Israel podría apoyar el pacto nuclear con Irán
January 7, 2022 - El jefe de ineligencia militar de Israel, general Aharon Haliva, dijo el domingo (enero 2) a los ministros durante una reunión de gabinete que Israel estaría mejor si las conversaciones nucleares con Irán en Viena llevaran a un pacto, en vez de que colapsaran sin lograrlo.
Before the Iranian Revolution -- and the rise of Ayatollah Ruhollah Khomeini -- Israel was an enthusiastic military partner with Iran. At the time, Iran was the only Middle Eastern country that recognized Israel’s right to exist.
In 1977, an Israeli-Iranian project code-named “Operation Flower” was one of several oil-for-arms contracts signed in Tehran by the Shah and Shimon Peres, then the Israeli Defence Minister. Operation Flower was a joint Israeli-Iranian effort to develop an intermediate-range, surface-to-surface missile. In addition, the deal offered a guaranteed oil supply to Israel.
In July 2015, Iran agreed to a long-term deal on its nuclear programme with the U.S., UK, France, China, Russia and Germany. Under the Joint Comprehensive Plan of Action (JCPOA), Iran agreed to limit nuclear activities and allow international inspectors in return for the lifting of crippling economic sanctions. The JCPOA was President Barack Obama’s top foreign policy priority.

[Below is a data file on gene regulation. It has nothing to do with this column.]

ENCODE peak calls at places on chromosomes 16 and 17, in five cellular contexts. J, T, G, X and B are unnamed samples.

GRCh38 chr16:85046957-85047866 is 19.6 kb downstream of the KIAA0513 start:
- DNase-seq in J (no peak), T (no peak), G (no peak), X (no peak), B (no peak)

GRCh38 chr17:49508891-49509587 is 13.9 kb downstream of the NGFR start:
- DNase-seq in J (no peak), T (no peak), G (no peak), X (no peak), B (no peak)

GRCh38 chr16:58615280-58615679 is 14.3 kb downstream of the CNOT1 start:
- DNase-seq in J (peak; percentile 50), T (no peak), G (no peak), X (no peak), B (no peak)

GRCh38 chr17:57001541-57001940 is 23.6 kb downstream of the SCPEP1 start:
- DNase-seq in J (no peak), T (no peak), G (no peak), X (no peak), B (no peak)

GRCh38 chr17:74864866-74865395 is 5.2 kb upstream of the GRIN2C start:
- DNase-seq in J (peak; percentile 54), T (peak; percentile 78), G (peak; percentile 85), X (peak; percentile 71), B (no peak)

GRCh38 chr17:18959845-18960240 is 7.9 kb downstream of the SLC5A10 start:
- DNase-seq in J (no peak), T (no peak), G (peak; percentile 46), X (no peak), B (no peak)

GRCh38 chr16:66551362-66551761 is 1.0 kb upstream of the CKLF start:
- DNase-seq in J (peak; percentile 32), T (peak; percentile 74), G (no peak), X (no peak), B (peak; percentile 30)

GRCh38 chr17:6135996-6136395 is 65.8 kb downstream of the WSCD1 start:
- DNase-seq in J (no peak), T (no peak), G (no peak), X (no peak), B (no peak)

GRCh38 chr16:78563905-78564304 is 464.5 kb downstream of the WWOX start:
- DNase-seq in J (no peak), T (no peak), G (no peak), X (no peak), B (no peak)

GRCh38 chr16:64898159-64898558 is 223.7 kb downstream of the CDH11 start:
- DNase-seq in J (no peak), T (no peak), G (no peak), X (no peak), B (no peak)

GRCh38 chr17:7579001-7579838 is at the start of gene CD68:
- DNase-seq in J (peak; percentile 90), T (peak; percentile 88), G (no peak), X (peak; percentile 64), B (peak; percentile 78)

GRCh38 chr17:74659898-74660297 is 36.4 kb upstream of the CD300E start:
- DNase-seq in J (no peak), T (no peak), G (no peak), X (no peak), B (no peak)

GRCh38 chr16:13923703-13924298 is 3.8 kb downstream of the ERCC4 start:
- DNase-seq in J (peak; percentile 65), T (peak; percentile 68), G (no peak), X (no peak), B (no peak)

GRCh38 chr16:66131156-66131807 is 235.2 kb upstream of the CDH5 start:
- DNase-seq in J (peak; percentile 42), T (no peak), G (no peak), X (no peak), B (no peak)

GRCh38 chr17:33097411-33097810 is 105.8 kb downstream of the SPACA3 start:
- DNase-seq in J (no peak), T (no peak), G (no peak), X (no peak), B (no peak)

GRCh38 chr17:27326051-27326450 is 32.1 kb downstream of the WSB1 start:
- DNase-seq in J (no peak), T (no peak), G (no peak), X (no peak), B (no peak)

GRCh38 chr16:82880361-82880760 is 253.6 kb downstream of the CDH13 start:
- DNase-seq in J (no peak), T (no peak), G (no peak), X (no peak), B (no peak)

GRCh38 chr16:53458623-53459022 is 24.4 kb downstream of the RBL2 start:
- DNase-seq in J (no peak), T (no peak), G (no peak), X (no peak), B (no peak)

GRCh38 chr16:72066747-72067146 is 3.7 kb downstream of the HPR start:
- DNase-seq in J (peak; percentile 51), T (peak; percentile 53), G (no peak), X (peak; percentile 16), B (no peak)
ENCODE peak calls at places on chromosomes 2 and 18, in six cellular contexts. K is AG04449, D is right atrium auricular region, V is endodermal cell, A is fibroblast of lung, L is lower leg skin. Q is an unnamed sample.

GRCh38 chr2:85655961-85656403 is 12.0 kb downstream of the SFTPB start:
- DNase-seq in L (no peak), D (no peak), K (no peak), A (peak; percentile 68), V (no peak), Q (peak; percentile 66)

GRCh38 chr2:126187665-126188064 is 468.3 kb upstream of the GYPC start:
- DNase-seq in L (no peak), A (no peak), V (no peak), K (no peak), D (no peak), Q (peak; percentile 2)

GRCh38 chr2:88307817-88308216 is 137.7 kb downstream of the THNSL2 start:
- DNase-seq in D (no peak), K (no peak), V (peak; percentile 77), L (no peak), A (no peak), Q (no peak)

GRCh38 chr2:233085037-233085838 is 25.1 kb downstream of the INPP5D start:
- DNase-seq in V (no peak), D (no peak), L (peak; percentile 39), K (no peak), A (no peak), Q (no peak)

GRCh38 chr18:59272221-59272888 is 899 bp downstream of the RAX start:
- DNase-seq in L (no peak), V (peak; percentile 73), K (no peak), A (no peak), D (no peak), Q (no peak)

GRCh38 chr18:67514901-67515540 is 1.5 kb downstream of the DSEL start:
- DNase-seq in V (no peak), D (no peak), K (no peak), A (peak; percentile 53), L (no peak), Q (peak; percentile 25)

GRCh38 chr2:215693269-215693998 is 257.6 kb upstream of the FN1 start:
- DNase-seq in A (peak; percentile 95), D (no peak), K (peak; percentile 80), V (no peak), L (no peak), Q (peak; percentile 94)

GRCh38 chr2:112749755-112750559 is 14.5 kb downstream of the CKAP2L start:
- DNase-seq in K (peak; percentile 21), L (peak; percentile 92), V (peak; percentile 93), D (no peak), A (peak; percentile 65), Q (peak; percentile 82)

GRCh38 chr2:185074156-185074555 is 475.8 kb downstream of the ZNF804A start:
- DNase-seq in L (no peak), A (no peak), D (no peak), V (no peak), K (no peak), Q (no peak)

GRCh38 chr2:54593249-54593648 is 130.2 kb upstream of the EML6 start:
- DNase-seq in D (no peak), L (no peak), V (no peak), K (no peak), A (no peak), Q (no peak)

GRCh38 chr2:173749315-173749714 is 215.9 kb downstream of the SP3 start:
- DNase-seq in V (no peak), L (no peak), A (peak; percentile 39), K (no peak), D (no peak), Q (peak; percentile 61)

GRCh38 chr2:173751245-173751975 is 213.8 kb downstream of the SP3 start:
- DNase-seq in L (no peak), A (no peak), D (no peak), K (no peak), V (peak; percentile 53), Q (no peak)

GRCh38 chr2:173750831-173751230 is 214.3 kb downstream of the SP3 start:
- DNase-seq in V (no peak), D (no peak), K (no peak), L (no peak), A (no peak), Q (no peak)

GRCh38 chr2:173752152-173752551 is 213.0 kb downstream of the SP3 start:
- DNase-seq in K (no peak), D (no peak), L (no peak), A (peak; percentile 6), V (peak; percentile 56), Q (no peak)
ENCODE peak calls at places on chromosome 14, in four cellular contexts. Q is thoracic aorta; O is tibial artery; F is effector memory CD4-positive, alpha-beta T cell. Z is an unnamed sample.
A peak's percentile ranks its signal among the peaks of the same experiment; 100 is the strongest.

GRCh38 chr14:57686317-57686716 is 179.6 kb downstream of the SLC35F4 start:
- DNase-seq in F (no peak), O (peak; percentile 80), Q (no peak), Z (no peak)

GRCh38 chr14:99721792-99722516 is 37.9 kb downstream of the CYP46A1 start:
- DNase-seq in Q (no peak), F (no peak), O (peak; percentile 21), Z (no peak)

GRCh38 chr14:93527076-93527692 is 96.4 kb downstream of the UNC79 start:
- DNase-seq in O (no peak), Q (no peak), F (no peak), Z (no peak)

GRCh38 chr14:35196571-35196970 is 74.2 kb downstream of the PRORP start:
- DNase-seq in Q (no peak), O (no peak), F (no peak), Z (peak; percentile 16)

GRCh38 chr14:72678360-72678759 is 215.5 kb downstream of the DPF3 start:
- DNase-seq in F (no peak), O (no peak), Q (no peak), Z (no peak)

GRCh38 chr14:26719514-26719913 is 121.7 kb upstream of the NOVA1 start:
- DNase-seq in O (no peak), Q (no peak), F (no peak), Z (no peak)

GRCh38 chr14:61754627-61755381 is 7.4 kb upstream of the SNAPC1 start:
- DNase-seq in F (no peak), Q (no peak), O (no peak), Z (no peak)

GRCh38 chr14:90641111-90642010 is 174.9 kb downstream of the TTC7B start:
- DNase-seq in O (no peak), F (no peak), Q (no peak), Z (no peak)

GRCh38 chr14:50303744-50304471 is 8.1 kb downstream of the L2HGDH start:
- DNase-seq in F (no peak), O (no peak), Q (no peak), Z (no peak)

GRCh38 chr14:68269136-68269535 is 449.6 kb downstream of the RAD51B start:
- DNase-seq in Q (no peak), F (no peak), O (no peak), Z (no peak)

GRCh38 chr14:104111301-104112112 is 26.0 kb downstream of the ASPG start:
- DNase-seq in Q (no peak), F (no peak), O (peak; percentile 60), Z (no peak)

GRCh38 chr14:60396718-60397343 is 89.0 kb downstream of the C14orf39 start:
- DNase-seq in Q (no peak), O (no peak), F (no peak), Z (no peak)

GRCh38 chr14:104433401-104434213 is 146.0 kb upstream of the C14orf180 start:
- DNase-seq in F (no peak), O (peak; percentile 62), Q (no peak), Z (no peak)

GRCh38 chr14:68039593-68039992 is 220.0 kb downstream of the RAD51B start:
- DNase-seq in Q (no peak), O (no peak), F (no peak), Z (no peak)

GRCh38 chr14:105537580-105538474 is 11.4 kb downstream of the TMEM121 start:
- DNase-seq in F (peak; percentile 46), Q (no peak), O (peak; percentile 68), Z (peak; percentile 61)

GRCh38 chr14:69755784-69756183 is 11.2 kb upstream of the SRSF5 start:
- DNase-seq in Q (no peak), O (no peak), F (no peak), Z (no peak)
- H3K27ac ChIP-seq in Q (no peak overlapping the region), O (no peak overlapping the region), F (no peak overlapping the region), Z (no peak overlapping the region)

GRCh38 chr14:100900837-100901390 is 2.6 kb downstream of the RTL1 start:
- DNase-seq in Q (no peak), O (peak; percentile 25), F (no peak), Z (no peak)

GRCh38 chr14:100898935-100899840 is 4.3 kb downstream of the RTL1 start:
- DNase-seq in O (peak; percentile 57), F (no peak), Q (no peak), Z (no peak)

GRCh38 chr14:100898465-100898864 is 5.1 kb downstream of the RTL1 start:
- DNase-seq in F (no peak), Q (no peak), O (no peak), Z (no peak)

In May 2018, President Donald Trump quit the deal, reinstating U.S. sanctions on Iran. Iran’s economy plummets into recession, with gross domestic product plunging from $445bn in 2017 to $250bn last year.
After winning the November 2020 U.S. presidential election, President-elect Joe Biden pledges to rejoin the nuclear deal so long as Iran also comes back into compliance. Iranian President Hassan Rouhani responds, saying Iran can restore the agreement. “We’ll be back where we were,” he states.
Now that Israel’s Operations Directorate supports a potential deal, Haliva’s comments suggest backing from a regional power previously opposed to the JCPOA deal.